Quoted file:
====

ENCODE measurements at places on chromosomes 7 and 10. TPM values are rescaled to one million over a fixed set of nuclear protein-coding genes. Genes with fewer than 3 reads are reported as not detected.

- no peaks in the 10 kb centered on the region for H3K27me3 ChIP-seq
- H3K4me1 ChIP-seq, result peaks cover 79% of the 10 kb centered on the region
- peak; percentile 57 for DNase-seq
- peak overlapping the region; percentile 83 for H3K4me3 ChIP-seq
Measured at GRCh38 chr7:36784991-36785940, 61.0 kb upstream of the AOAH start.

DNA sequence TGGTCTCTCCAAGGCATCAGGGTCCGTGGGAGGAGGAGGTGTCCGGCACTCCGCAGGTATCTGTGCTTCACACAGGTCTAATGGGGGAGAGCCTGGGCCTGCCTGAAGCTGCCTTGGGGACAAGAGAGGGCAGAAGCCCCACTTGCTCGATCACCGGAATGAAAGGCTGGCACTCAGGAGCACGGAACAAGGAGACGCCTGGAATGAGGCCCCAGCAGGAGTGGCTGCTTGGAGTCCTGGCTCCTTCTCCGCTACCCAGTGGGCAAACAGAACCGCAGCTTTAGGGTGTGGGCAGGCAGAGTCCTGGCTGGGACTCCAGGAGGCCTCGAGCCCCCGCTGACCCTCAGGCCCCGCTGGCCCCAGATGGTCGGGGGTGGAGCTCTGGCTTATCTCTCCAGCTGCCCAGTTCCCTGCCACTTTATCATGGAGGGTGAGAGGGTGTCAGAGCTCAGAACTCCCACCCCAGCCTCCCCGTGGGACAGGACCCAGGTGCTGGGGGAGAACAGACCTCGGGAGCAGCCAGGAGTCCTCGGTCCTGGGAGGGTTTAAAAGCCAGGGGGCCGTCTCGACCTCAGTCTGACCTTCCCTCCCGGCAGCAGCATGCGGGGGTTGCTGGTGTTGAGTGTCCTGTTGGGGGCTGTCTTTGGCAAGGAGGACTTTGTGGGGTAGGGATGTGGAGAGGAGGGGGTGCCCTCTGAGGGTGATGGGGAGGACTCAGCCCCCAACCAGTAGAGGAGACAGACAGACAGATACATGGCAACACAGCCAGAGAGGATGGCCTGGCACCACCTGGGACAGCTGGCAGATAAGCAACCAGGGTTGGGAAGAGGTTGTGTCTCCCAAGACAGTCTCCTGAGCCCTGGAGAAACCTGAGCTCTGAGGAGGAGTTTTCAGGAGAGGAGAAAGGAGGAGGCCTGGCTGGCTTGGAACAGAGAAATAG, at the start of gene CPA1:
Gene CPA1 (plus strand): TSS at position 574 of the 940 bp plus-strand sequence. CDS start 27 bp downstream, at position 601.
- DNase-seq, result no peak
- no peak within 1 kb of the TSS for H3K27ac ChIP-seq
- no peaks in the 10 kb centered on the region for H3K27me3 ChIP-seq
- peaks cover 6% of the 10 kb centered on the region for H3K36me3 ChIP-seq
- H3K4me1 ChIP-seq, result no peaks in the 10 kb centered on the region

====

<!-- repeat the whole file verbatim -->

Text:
ENCODE measurements at places on chromosomes 7 and 10. TPM values are rescaled to one million over a fixed set of nuclear protein-coding genes. Genes with fewer than 3 reads are reported as not detected.

- no peaks in the 10 kb centered on the region for H3K27me3 ChIP-seq
- H3K4me1 ChIP-seq, result peaks cover 79% of the 10 kb centered on the region
- peak; percentile 57 for DNase-seq
- peak overlapping the region; percentile 83 for H3K4me3 ChIP-seq
Measured at GRCh38 chr7:36784991-36785940, 61.0 kb upstream of the AOAH start.

DNA sequence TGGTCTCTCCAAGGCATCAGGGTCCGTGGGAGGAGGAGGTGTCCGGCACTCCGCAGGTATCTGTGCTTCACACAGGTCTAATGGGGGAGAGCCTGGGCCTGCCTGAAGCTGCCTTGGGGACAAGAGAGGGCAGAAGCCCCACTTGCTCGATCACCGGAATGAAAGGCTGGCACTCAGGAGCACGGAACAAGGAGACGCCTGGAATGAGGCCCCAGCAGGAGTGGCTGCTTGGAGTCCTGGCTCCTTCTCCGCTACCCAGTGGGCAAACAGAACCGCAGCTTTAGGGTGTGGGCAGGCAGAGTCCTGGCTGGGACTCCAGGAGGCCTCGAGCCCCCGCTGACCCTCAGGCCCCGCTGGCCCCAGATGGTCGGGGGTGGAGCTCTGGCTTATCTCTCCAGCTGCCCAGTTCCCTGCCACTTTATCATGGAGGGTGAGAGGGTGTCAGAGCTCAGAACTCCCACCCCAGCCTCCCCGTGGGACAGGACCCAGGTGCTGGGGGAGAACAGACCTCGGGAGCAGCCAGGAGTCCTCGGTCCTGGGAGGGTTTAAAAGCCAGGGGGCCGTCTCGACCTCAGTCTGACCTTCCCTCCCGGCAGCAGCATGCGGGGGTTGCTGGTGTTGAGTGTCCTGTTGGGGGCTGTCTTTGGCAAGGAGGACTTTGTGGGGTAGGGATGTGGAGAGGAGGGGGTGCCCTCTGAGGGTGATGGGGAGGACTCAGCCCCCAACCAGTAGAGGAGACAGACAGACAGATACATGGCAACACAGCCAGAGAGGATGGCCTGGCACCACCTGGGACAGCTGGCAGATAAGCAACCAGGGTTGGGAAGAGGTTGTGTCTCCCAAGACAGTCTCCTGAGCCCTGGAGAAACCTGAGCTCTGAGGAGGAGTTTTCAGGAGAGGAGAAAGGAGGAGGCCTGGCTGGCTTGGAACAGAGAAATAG, at the start of gene CPA1:
Gene CPA1 (plus strand): TSS at position 574 of the 940 bp plus-strand sequence. CDS start 27 bp downstream, at position 601.
- DNase-seq, result no peak
- no peak within 1 kb of the TSS for H3K27ac ChIP-seq
- no peaks in the 10 kb centered on the region for H3K27me3 ChIP-seq
- peaks cover 6% of the 10 kb centered on the region for H3K36me3 ChIP-seq
- H3K4me1 ChIP-seq, result no peaks in the 10 kb centered on the region